Social Media! Social Media! We’re building bridges through Social Media!
Except when we aren’t. Except those times when it’s two-way dialogue becomes a brutal dog-fighting pit of character assaults by anonymous assailants in a digital lynch mob. Don’t get me wrong–I love Web 2.0, even if I am still trying to find a way to make a fair margin on these new platforms. But the ugly underbelly of Social Media is how it allows us to spread and share our basest ugliest selves. Love may be the most powerful force on earth, but hate is a lot easier to summon.
Decades ago, I met an AE at my first agency. She was nice, funny, and ended up marrying another really fun AE and moving to Boston. Occasionally I’d hear about them through old colleagues but as these things go, I didn’t really keep in touch.
Until the other day when her name leapt out at me off a gossipy ad business website. She’s now a client and in a bit of regretably bad judgement, she did something pretty stupid. And this blog called her out on it. Within twenty-four hours, the post had been repeatedly forwarded through Twitter and nearly one hundred people had posted comments. Their tone was uniformly vitriolic. Under such charming aliases as “PhuhQ” and “Client Hater,” they piled on the invective, unshackled by civility or decency by the cloak of anonymity.
I’ve had anonymous posters call me out by name and take cheapshots and it stings. But having hundreds, even thousands of people in your business alerted to your big mistake and then pile on with assessments of everything from your intellect to your sexual activity is a harrowing experience. Are these people in your office? On your bus? And how did they get your email and home phone number? It well may blow over in a week, but when it strikes, it’s a short trip from the center of this maelstrom to outright paranoia.
Look, I’ve laughed at other’s misfortune, repeatedly. I mocked the contestant from South Carolina’s ridiculous answer in the 2007 Miss Teen USA pageant. I listened to Alec Baldwin rail at his daughter and Christian Bale rant at his DP. And I followed every salacious detail in the implosion of the Tiger Woods machine.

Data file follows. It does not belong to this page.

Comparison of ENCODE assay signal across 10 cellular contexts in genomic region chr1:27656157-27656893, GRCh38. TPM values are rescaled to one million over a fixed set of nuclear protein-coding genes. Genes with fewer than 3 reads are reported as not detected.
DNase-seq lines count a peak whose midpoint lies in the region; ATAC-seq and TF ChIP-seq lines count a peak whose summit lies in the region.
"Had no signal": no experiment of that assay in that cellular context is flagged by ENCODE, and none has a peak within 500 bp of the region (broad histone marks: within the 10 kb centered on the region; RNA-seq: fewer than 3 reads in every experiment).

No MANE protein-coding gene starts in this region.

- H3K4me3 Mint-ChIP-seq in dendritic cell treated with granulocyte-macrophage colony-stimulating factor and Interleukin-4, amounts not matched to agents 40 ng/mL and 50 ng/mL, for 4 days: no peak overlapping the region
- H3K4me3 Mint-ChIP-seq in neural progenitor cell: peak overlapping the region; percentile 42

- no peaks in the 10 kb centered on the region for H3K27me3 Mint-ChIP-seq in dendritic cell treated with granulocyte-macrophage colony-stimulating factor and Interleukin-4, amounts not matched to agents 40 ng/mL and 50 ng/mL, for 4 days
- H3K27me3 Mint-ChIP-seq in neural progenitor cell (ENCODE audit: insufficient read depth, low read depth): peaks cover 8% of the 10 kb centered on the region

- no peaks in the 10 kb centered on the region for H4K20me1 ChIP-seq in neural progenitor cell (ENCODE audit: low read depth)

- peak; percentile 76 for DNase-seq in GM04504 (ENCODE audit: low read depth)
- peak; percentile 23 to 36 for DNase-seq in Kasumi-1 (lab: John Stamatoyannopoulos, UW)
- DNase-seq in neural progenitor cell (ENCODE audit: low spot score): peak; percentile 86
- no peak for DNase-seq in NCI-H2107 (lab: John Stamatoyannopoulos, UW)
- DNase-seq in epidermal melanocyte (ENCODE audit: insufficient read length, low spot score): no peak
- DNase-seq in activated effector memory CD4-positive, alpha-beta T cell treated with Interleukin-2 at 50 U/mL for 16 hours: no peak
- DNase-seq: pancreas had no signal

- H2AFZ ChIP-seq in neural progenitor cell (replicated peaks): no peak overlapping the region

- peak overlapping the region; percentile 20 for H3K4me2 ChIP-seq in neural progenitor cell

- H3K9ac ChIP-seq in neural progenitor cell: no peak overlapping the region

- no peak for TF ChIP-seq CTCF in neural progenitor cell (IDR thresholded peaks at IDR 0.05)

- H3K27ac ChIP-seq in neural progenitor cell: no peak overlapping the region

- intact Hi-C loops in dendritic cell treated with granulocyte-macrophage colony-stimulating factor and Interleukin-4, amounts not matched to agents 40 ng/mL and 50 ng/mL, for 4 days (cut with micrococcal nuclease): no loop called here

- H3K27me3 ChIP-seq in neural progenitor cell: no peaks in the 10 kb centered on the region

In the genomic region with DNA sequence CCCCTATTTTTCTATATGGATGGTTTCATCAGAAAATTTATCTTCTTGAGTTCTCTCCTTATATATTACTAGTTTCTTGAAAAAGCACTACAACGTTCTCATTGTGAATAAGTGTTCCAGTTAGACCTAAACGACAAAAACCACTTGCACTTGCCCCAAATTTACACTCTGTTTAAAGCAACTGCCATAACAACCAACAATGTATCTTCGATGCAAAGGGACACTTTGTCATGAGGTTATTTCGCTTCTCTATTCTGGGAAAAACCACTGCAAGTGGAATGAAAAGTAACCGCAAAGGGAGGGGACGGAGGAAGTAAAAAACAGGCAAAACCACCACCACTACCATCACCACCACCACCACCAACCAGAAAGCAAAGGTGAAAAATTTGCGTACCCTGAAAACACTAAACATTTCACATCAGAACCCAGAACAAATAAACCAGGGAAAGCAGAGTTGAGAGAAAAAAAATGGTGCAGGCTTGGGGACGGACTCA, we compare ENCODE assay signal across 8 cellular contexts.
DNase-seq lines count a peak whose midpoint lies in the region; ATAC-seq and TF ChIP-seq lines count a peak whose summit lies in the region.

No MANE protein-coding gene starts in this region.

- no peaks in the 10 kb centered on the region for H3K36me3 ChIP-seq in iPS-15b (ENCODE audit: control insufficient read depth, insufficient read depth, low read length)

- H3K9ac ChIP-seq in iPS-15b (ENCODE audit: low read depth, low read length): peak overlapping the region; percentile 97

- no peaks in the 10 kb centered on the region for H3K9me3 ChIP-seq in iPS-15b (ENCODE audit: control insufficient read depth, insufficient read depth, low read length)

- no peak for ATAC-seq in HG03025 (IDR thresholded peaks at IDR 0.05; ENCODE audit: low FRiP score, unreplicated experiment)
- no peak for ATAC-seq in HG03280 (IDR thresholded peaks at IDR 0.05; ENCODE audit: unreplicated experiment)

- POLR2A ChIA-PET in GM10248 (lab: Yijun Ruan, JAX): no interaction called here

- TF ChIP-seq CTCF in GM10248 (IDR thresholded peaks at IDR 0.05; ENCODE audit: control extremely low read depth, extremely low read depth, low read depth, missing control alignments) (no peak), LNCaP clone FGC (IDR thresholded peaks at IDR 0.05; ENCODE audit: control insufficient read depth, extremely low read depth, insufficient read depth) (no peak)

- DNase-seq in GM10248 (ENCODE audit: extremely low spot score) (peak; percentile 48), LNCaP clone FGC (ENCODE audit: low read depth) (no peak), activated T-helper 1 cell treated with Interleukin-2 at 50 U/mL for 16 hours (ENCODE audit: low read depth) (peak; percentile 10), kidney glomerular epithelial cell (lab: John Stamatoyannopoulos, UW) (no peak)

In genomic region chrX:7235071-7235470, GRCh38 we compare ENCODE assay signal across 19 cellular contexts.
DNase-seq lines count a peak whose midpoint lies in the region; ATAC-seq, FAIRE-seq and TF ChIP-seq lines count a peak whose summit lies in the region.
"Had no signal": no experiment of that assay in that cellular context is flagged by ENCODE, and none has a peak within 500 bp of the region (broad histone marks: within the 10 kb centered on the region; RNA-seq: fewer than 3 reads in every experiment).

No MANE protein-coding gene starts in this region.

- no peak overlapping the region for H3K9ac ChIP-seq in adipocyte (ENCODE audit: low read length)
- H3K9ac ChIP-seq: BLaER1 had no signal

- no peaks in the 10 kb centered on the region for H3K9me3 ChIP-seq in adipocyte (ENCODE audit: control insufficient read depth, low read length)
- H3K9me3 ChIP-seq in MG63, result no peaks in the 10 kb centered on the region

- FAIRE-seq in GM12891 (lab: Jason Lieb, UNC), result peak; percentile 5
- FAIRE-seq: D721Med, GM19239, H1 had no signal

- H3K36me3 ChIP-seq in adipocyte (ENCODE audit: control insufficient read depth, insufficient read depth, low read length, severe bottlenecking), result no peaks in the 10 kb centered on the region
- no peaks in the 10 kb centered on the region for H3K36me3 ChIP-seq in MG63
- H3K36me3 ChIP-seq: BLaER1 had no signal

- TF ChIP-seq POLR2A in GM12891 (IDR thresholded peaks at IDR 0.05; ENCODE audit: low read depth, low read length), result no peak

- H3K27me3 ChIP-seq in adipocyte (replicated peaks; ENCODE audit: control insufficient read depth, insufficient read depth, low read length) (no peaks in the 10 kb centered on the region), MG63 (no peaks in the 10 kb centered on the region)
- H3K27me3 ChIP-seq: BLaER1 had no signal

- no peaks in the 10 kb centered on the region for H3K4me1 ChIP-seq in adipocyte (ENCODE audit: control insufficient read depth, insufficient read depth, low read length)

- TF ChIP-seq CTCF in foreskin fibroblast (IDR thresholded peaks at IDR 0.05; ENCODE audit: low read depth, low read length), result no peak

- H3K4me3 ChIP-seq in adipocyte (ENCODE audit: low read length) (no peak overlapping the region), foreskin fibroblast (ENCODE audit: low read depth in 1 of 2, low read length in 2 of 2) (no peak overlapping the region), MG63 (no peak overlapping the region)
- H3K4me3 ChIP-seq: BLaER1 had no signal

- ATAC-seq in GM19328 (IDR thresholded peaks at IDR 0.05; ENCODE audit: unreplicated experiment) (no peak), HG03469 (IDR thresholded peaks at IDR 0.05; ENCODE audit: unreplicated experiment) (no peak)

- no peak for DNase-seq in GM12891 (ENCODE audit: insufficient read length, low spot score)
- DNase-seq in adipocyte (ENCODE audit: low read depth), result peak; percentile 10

More to the point, I’ve done plenty of boneheaded things in my life and career; I’ve made indefensible mistakes and watched as well-intended actions turned horribly, desperately wrong. Happily, those events happened in relative privacy. I could find someone and apologize or try to explain myself to a small group and move on. But now the web connects offended parties far and wide, most of whom are uninterested in hearing another side because it clutters up the story we like, the version that allowed us to justify some indignance. Between the proliferation of cell phone cameras, voicemail, email hacking and even widely disseminated 911 calls, we must all accept that we now live very public lives: perhaps not at the level of Nancy Pelosi or Conan O’Brien, but far more than we typically assume.
So today, I’m giving thanks for every opportunity I’ve ever been given to err anonymously. Whoa…
By Dennis Ryan, CCO, Element 79
a person, as a psychopathic personality, whose behavior is antisocial and who lacks a sense of moral responsibility or social conscience.